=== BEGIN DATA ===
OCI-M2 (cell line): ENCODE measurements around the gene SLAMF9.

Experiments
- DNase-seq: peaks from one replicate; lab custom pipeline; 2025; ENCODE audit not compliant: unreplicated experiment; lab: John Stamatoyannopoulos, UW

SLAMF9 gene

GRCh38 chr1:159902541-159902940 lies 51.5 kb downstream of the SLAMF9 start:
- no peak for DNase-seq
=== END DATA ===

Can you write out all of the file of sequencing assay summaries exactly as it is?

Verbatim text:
OCI-M2 (cell line): ENCODE measurements around the gene SLAMF9.

Experiments
- DNase-seq: peaks from one replicate; lab custom pipeline; 2025; ENCODE audit not compliant: unreplicated experiment; lab: John Stamatoyannopoulos, UW

SLAMF9 gene

GRCh38 chr1:159902541-159902940 lies 51.5 kb downstream of the SLAMF9 start:
- no peak for DNase-seq